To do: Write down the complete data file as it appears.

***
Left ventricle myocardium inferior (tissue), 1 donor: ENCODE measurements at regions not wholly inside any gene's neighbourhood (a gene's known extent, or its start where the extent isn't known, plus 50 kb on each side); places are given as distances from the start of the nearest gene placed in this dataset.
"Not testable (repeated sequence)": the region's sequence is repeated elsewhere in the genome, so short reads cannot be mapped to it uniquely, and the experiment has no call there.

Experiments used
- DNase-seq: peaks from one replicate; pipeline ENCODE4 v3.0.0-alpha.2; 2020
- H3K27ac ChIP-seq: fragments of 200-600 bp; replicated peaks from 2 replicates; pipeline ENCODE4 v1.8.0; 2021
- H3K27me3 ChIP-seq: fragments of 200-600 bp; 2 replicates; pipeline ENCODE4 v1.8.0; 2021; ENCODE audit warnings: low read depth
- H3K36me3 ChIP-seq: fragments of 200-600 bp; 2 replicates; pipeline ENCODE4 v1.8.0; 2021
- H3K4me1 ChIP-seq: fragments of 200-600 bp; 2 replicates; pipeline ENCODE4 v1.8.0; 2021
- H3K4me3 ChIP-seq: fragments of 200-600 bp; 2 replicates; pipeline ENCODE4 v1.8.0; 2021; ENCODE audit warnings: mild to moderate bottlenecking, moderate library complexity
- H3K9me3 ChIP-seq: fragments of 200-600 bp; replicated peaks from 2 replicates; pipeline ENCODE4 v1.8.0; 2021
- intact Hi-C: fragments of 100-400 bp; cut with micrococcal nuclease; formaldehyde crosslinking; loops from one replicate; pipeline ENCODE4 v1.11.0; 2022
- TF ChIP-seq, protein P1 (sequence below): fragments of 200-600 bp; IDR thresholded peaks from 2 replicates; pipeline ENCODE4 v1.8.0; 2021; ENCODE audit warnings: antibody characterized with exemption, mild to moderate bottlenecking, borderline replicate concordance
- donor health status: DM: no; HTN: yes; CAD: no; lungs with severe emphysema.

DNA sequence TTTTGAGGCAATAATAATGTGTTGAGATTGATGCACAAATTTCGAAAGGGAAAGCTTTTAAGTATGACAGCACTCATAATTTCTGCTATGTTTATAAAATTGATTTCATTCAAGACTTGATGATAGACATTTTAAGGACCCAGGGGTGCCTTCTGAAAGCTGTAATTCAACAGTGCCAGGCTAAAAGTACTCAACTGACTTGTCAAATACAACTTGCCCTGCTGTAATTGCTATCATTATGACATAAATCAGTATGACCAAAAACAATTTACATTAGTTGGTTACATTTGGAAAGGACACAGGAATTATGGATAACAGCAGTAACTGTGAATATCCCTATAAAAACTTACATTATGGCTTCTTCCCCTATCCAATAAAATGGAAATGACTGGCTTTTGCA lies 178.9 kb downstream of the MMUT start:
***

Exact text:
Left ventricle myocardium inferior (tissue), 1 donor: ENCODE measurements at regions not wholly inside any gene's neighbourhood (a gene's known extent, or its start where the extent isn't known, plus 50 kb on each side); places are given as distances from the start of the nearest gene placed in this dataset.
"Not testable (repeated sequence)": the region's sequence is repeated elsewhere in the genome, so short reads cannot be mapped to it uniquely, and the experiment has no call there.

Experiments used
- DNase-seq: peaks from one replicate; pipeline ENCODE4 v3.0.0-alpha.2; 2020
- H3K27ac ChIP-seq: fragments of 200-600 bp; replicated peaks from 2 replicates; pipeline ENCODE4 v1.8.0; 2021
- H3K27me3 ChIP-seq: fragments of 200-600 bp; 2 replicates; pipeline ENCODE4 v1.8.0; 2021; ENCODE audit warnings: low read depth
- H3K36me3 ChIP-seq: fragments of 200-600 bp; 2 replicates; pipeline ENCODE4 v1.8.0; 2021
- H3K4me1 ChIP-seq: fragments of 200-600 bp; 2 replicates; pipeline ENCODE4 v1.8.0; 2021
- H3K4me3 ChIP-seq: fragments of 200-600 bp; 2 replicates; pipeline ENCODE4 v1.8.0; 2021; ENCODE audit warnings: mild to moderate bottlenecking, moderate library complexity
- H3K9me3 ChIP-seq: fragments of 200-600 bp; replicated peaks from 2 replicates; pipeline ENCODE4 v1.8.0; 2021
- intact Hi-C: fragments of 100-400 bp; cut with micrococcal nuclease; formaldehyde crosslinking; loops from one replicate; pipeline ENCODE4 v1.11.0; 2022
- TF ChIP-seq, protein P1 (sequence below): fragments of 200-600 bp; IDR thresholded peaks from 2 replicates; pipeline ENCODE4 v1.8.0; 2021; ENCODE audit warnings: antibody characterized with exemption, mild to moderate bottlenecking, borderline replicate concordance
- donor health status: DM: no; HTN: yes; CAD: no; lungs with severe emphysema.

DNA sequence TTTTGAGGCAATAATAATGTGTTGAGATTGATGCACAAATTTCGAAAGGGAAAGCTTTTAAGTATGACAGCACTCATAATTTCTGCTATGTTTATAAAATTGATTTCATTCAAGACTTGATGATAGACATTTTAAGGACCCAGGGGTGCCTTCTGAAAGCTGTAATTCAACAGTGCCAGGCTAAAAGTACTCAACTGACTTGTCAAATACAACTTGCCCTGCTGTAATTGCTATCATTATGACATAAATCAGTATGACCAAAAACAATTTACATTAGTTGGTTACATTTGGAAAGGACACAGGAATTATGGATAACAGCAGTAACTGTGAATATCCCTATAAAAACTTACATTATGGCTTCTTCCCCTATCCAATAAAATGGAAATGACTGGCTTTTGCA lies 178.9 kb downstream of the MMUT start: